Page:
With oil, coal, dozens of potential agricultural exports and diversified industries such as textiles, leather, and publishing, Colombia had seemed poised back in the '60s to be Latin America's entry in the nascent Pacific Rim community. Unfortunately, the growing taste in the United States during that decade for potent marijuana (and, gradually, for harder stuff) also stirred another old Colombian tradition: smuggling. During colonial times, dealing in contraband here was practically considered an honorable act of defiance against a Spanish crown that only permitted trade with Spain itself, and many elite families originally grew to prominence by doing it. In the 20th Century, this legacy inspired lower-class entrepreneurs to traffic first in black market Colombian emeralds, then in hallucinogens and stimulants.
As the hapless international war on drugs has served mainly to encourage the narcotics trade by keeping prices high, today more than 300,000 families grow coca or poppies in the Guaviare and neighboring provinces--a figure equal to the number of Colombians propagating coffee. "What else could pay us enough to put up with typhoid and malaria?" demanded Ernesto Romero on the night the Cali cartel began to tumble, brandishing the nearly empty bottle of Chivas Regal at President Samper's beaming, televised image.
Already the drone of spray planes had invaded the tranquillity of their forest, inevitably drawing the retort of automatic weapons fire. The government was promising a costly, radical crop substitution program, but a relic of when that was last tried--a fading, defaced color poster of a United Nations project, showing caricatures of campesinos happily digging fish ponds and reforesting--hung on his barroom wall for comic relief. "We're not rich like the capos and the corrupt generals, but we're the ones who bear the cost. If they don't come up with something better than soaking us with herbicides, they'll have a civil war on their hands."
As pilot Cesar Quijano knows too well, Colombia already has a civil war on its hands. Like others in Latin America's battle-weary history, it was kindled by greed: too few people controlling too much land. The difference in Colombia is that, after nearly 40 years, it burns on, pitting the government against seasoned guerrilla armies operating in terrain so tangled that El Salvador or Vietnam seem comparatively featureless. Colombia has not just one Andean cordillera but three, separated by valleys that everyone covets or jungles where anyone can hide. Over the past decade, the guerrillas, originally inspired by leftist doctrine, have made some ideological compromises to finance the war effort. In the case of the largest insurgency, the 8,000-strong Fuerzas Armadas Revolucionarias Colombianas (FARC), this means skimming 10% from every shipment of coca produced in areas they control, such as the remote Guaviare.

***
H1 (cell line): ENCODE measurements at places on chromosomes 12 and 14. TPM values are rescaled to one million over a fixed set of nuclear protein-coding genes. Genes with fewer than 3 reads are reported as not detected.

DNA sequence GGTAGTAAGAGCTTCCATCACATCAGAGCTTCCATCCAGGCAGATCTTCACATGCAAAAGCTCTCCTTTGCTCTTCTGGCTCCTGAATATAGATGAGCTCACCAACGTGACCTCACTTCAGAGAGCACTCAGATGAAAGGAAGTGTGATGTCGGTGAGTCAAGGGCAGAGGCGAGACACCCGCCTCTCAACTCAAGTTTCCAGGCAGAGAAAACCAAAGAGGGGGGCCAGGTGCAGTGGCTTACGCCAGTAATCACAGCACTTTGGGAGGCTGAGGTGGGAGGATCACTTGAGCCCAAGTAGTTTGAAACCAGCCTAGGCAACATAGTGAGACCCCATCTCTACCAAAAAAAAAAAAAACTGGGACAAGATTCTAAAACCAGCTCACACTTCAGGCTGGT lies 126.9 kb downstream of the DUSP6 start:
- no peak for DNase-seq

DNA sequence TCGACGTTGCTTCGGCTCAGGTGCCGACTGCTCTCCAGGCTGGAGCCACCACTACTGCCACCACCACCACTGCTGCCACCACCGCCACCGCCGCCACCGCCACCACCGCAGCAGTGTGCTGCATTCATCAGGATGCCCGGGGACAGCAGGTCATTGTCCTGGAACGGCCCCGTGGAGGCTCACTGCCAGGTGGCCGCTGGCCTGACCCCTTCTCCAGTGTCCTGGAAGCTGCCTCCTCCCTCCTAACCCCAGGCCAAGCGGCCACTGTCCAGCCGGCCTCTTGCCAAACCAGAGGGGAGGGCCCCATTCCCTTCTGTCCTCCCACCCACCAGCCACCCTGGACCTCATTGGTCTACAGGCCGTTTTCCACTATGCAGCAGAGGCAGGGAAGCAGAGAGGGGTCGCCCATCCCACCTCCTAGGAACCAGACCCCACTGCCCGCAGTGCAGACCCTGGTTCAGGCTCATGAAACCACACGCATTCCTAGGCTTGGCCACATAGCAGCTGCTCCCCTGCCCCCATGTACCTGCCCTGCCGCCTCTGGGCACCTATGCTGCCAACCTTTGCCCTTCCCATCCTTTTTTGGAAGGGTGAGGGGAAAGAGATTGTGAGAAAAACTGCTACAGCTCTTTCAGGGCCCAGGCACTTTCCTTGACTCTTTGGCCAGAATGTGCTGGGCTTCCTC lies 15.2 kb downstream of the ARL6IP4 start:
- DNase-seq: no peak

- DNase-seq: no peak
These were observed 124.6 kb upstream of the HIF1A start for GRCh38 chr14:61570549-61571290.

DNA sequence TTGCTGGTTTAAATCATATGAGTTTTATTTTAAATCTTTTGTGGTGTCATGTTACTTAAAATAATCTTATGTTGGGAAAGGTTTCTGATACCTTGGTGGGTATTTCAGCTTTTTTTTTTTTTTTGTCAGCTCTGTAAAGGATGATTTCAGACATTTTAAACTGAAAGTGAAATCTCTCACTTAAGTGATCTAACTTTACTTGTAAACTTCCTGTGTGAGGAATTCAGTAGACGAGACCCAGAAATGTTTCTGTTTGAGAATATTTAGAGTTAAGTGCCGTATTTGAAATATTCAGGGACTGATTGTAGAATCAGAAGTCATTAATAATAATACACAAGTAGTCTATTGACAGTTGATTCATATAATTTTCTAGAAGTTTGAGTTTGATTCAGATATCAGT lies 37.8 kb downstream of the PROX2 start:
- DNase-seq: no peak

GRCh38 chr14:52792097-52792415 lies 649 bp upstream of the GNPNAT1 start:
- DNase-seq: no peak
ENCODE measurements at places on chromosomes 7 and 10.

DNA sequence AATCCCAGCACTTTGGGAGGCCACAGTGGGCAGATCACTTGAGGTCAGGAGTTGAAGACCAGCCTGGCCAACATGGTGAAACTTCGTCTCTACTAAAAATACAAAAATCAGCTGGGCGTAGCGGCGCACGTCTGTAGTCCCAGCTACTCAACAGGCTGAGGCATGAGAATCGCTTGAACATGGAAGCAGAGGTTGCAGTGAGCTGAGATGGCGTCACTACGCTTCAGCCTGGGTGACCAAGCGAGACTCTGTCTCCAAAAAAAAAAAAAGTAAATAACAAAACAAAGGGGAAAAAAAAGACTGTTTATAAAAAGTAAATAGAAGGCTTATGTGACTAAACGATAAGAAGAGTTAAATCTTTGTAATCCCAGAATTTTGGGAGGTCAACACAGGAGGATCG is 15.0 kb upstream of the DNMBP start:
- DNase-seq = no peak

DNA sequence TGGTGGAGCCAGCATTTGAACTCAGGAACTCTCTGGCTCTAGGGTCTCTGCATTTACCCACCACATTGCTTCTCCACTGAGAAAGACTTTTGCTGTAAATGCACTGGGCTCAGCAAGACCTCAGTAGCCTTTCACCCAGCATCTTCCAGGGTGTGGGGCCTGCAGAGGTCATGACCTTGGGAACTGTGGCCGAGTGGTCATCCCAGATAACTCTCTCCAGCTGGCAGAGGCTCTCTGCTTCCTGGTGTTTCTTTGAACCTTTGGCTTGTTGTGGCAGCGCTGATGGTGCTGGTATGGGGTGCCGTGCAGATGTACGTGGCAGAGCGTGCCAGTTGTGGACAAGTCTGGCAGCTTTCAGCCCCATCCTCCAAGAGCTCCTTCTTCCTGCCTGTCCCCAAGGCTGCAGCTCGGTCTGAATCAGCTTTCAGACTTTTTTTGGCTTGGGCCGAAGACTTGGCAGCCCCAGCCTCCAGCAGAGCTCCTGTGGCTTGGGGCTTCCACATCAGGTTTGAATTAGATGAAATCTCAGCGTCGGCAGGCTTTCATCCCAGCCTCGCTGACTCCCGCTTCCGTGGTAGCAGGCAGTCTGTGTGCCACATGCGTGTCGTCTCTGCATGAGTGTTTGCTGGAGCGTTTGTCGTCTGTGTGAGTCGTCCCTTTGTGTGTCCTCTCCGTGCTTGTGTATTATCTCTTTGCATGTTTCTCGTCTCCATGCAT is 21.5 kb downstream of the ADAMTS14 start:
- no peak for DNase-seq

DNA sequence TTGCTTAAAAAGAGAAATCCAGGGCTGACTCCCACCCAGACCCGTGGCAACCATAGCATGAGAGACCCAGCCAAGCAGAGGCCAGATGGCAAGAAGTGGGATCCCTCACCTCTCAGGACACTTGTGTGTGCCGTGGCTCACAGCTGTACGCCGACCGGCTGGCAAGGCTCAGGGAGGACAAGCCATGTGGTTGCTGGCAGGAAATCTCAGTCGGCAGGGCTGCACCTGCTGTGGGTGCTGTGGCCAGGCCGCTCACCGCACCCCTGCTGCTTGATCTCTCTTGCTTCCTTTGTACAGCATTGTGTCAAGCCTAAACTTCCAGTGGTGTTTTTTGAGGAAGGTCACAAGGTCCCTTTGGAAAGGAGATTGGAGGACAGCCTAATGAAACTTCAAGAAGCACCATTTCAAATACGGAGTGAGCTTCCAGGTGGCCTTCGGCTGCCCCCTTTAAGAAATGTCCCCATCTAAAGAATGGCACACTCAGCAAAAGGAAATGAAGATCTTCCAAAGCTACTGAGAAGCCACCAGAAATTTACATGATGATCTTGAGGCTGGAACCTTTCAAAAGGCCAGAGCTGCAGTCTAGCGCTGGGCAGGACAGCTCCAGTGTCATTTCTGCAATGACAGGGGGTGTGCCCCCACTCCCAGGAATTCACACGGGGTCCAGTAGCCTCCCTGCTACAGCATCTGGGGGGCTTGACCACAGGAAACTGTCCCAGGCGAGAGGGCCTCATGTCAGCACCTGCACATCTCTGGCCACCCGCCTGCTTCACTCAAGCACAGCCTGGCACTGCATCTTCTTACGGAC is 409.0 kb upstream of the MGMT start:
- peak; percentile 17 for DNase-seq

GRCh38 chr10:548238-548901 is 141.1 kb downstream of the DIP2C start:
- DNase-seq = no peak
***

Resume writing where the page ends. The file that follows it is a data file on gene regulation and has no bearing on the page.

In exchange, the FARC provide muscle and security, ostensibly to defend peasant coca growers but also to guard their cash cow. That's where the mild, graying Quijano and his colleagues come in, because their mission is to douse Guaviare coca fields daily with the herbicide glyphosate. Quijano's U.S.-provided, single-engine Turbo Thrush--each rumored to be worth a $200,000 bounty to traffickers--has now been hit by gunfire seven times. Only the pilots' seats have protective shielding, but that's better than the unarmored, Vietnam War-surplus helicopters flown by the police who accompany them to provide cover. Since the program began, guerrillas have already shot down four of them.
When Colombian officials inquire at the U.S. embassy why, if the United States wants them to do this, they won't at least provide suitable equipment, they're told that the same senators who demand it are also cutting foreign aid. Quijano is used to such inconsistencies. Once, he and his crew sprayed benign targets like corn and rice for a living. Then, around 1990, George Bush's Enterprise for the Americas succeeded in enticing Colombia and several of its neighbors to open their markets and not miss out on the New World Order. Bush's visions of equal trading partners forging Pan-American prosperity, however, soon proved disastrous for Colombian agriculture, which couldn't compete with the deluge of cheap grains and other foodstuffs that poured in from giant U.S. corporate producers. Not only did crop-dusting jobs vanish, but many of the now-bankrupt farmers whose crops they formerly dusted ended up either in the Andes tending poppies or right here in the Guaviare planting coca.
"Let's go get 'em," Quijano says to his men, zipping his flight suit. "Anybody scared?"
"We're all scared."
Moments later, two fixed-wing spray planes, four support choppers with dual mounted M-60 machine guns, and an ambulance helicopter are airborne, heading south from San Jose. Instantly, the truth of what is happening in the Guaviare becomes apparent: Huge hunks of the jungle's skin have been ripped away--nearly a third of it seems to be missing. From above, a healthy rain forest is as dense as a living coral reef, so impenetrable that no ground can be glimpsed through the green. Here, the Colombian Amazon is pocked with dead scabs: olive-gray patches sown in wispy coca shrubs, brown scars where the planes have fumigated with glyphosate, and charred black holes where campesinos continue to advance into the forest.